UT Extension Publishes Resource for New or Beginning Farmers

“How to Talk Farming” Agriculture Dictionary Available Online

Beginning a new farming venture can be an intimidating move, but a resource from UT Extension hopes to ease the transition into agriculture for those new to the industry. Image courtesy Unsplash.

COLUMBIA, Tenn. – What’s the difference between a filly and a foal? What about tillage and no-till farming? What does “aquaponics” mean? These and many other questions are answered in a new publication from University of Tennessee Extension.

How to ‘Talk’ Farming: A Beginning Farmer’s Guide to Agriculture Words, Terms and Definitions (W 941) is a new publication developed to assist new and beginning farmers with terms and definitions used in the modern agriculture industry.

“Language is constantly changing, and that’s true in the field of agriculture as well,” states Troy Dugger, program coordinator for the UT Center for Profitable Agriculture in Columbia. “Farmers and producers who are new to agriculture or are just beginning in the field may struggle when they encounter unfamiliar terms. The goal of this publication is to decrease that possibility and introduce new terms in a digestible way.”

The publication contains approximately 200 terms and definitions from various agriculture sectors. Terms related to cattle production, small ruminants, horticulture, crop production and more are included. In addition to being a great resource for those new to farming, the publication may also be used by agriculture-focused educators across Tennessee.

“The list is certainly not exhaustive, and there are many words, terms and definitions used in agriculture that were not included. But the hope is that this document and the terms used in this guide will be a useful and valuable tool for those starting their agriculture endeavors,” adds Dugger.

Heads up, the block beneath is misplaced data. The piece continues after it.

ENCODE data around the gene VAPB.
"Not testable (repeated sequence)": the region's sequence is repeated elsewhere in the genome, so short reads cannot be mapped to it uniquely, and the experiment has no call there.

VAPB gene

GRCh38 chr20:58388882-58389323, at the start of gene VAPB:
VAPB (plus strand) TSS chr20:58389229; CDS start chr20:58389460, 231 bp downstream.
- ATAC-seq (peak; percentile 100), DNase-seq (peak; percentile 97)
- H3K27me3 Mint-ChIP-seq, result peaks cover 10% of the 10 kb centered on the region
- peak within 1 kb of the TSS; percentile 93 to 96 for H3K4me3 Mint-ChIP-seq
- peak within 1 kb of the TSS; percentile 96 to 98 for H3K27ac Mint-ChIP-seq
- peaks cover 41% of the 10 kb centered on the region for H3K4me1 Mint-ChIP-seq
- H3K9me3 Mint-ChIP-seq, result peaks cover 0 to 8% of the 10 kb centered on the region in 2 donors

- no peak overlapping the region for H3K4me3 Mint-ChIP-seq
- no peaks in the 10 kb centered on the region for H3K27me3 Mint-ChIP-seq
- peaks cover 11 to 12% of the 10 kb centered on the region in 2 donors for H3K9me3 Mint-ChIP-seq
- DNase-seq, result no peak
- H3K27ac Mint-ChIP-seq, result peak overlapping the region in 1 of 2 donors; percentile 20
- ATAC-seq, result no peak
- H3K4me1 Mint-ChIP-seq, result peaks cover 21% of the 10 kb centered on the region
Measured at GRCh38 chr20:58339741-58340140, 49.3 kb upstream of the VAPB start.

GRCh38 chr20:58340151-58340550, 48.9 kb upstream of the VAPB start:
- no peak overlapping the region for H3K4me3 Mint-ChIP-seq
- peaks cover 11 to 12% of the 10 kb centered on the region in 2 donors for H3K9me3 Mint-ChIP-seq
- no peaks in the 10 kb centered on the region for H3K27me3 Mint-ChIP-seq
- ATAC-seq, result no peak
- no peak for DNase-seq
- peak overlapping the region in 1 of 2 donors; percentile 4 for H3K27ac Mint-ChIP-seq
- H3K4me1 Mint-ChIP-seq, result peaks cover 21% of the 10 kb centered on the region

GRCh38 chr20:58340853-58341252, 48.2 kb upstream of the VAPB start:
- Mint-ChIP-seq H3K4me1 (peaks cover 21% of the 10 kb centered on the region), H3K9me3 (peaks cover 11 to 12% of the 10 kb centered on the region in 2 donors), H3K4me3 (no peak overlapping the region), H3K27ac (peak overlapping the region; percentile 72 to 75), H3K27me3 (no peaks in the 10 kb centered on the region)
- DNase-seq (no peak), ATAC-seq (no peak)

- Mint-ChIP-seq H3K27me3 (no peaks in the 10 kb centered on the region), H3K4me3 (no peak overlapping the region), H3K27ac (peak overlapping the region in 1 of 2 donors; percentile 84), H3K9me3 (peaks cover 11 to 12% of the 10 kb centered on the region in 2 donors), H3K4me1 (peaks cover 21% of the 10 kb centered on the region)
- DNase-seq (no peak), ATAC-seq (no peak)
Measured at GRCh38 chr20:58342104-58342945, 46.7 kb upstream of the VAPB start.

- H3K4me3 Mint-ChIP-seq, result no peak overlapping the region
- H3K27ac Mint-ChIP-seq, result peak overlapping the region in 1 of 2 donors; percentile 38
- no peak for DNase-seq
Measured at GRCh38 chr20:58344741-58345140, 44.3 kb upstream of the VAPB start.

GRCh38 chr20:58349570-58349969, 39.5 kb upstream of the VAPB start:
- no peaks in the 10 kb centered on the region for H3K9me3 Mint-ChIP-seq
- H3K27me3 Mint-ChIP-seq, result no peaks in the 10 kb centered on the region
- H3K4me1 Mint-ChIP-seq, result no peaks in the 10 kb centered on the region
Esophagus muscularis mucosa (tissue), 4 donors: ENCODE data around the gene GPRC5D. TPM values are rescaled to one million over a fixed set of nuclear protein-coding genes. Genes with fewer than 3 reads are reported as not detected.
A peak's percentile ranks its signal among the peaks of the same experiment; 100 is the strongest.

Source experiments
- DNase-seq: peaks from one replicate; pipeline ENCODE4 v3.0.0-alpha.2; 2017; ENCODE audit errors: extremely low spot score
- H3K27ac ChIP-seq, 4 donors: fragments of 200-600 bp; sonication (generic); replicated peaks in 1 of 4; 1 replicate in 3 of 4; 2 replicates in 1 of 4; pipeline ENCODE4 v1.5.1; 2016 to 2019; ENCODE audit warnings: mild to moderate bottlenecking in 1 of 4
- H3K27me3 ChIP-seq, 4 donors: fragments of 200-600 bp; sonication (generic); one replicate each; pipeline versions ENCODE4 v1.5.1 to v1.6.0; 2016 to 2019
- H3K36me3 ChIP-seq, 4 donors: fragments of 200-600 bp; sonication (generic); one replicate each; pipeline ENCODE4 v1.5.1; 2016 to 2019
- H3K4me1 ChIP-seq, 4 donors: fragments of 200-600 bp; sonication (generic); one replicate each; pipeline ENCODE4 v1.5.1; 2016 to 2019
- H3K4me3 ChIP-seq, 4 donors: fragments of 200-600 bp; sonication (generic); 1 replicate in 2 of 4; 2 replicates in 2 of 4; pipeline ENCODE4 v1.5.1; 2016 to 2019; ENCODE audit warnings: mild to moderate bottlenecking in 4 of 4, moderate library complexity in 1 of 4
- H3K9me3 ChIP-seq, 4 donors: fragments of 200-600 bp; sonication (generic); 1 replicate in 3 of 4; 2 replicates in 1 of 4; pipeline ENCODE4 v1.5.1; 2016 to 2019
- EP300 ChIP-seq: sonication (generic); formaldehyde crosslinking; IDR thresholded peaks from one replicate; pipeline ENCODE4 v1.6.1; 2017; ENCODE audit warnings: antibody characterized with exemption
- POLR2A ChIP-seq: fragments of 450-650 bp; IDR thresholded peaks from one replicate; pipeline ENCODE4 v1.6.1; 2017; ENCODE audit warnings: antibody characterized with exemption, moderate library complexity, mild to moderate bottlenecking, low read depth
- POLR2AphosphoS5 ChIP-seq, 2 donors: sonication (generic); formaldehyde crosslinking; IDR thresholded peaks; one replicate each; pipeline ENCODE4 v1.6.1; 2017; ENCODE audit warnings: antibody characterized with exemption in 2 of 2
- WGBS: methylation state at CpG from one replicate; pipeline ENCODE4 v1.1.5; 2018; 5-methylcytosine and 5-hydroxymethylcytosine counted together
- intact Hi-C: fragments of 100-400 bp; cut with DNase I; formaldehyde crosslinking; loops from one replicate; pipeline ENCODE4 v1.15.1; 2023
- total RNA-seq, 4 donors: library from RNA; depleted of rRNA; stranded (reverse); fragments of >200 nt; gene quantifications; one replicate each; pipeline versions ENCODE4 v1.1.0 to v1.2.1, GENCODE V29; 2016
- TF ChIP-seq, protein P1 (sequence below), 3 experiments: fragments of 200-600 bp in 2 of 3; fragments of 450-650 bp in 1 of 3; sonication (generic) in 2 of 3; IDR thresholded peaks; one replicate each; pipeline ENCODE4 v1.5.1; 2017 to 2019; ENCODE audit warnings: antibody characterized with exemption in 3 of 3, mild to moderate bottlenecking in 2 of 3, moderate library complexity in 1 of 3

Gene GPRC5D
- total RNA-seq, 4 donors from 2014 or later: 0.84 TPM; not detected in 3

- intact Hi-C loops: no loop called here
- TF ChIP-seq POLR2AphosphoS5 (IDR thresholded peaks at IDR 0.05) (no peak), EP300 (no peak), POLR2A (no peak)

To access the publication, visit utextension.tennessee.edu and click on Publications in the top menu. From the publications page, search for ‘talk farming.’ In addition to Dugger, the resource was compiled by Mitchell Mote, UT Extension Rutherford County; Andrew Griffith, Department of Agriculture and Resource Economics; and Kevin Rose, UT Extension Giles County.

Through its land-grant mission of research, teaching and extension, the University of Tennessee Institute of Agriculture touches lives and provides Real. Life. Solutions. utia.tennessee.edu.

About Brad Jones

Brad is the Owner/Operator of BBB TV 12, and has been with the company since August of 1996. Brad is a 1987 graduate of Coalfield High School and a 1995 graduate of the University of Tennessee College of Communications. He won the 1995 broadcast production student of the year award. Brad worked at Shop at Home, Inc. a home shopping network that was located in Knoxville, TN from 1993 - 1995 and then at Via TV (RSTV, Inc.) from 1995 - 1996. After some freelance work in Nashville, Brad joined the BBB Communications staff in August of 1996. A short stint at WVLT TV as a news photographer was in 2001, but he continued to work at BBB TV as well. Brad is married to Nicole Jenkins Jones, a 1990 graduate of Oak Ridge High School, who works at Oak Ridge Gastroenterology and Associates in Oak Ridge. They have 3 kids, Trevor Bogard, 27, Chandler 22, and Naomi 13. On December 12, 2013 they welcomed their first grandchild, Carter Ryan Bogard. Brad is also the assistant boys basketball coach at Coalfield High School for the past 11 years. In 2013-14 the Yellow Jackets won their first district title since 1991 and just the 4th in school history.

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